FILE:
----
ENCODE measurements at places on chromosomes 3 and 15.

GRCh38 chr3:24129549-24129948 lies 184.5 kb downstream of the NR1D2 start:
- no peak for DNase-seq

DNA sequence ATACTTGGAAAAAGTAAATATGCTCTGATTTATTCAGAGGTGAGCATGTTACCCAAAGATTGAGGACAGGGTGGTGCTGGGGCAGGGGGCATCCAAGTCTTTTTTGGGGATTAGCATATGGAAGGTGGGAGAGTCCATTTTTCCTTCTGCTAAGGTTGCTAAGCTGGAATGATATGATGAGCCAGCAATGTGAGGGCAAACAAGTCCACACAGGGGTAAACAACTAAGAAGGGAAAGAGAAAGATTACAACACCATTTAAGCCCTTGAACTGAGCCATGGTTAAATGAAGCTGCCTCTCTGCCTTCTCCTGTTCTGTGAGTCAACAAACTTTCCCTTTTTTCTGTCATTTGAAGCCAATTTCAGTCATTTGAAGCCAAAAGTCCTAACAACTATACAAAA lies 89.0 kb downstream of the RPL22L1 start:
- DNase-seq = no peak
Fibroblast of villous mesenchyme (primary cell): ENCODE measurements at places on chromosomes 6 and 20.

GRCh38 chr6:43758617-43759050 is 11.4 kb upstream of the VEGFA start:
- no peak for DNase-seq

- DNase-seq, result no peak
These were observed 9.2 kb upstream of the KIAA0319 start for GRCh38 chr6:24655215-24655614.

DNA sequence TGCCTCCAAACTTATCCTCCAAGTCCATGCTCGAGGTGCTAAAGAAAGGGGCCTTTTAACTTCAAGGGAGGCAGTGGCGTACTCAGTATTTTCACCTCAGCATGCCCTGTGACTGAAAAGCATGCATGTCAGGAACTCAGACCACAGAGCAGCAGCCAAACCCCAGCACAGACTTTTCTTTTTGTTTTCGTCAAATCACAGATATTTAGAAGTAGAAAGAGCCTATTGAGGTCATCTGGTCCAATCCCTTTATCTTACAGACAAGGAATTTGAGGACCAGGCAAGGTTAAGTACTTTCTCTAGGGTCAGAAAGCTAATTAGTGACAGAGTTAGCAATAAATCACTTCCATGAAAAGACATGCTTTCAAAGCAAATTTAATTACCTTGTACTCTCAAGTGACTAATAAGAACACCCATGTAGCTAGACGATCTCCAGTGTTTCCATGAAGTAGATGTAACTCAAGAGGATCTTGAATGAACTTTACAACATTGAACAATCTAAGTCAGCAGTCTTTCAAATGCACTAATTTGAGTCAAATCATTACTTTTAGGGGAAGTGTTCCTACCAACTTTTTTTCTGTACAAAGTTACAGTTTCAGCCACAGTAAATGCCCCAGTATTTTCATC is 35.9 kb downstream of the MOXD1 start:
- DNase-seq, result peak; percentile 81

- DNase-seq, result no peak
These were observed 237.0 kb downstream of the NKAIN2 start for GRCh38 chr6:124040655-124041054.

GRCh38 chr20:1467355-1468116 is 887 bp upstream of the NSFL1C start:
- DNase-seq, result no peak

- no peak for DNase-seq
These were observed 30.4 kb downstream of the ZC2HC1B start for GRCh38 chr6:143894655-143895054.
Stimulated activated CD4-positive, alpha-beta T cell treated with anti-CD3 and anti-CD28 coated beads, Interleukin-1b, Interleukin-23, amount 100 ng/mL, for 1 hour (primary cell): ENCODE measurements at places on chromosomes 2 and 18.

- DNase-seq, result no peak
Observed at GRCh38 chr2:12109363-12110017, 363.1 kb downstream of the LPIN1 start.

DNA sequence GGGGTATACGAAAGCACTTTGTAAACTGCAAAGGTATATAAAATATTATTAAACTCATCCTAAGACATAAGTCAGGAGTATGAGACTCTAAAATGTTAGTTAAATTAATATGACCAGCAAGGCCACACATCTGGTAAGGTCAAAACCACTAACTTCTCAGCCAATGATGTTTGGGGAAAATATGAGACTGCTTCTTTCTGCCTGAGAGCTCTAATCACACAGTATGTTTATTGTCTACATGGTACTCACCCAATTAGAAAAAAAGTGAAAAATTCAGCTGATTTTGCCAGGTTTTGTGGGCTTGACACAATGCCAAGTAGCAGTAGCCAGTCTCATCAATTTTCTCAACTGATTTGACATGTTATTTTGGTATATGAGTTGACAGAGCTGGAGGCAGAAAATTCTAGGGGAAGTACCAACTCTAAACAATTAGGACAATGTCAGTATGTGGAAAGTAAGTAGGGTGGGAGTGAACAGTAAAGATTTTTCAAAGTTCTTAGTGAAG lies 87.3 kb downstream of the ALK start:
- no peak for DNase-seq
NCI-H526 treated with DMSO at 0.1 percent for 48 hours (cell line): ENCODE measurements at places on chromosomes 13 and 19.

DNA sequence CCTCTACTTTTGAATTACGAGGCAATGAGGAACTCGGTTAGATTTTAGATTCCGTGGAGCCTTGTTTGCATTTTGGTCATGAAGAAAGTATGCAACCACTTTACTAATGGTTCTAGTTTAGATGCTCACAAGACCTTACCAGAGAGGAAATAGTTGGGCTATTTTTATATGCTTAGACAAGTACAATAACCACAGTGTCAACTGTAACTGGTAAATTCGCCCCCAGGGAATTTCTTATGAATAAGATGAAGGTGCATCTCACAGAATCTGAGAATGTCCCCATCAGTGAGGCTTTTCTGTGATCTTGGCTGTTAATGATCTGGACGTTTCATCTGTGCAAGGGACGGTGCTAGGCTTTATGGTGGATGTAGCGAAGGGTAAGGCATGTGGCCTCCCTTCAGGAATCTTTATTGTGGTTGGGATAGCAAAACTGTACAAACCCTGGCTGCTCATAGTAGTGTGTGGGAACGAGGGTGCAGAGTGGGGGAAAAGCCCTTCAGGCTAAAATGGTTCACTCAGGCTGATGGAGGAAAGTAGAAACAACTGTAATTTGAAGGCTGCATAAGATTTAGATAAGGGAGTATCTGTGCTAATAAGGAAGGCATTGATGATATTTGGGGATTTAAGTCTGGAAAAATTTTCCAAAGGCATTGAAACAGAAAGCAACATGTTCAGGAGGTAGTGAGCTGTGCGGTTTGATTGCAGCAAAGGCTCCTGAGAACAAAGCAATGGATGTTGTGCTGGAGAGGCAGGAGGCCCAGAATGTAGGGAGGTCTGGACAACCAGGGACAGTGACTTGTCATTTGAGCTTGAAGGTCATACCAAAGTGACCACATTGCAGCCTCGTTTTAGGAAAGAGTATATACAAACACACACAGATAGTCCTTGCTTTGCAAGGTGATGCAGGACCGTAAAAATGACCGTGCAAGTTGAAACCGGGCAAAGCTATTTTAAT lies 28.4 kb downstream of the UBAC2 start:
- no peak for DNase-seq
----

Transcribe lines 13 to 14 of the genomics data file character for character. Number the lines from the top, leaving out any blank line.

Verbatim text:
- DNase-seq, result no peak
These were observed 237.0 kb downstream of the NKAIN2 start for GRCh38 chr6:124040655-124041054.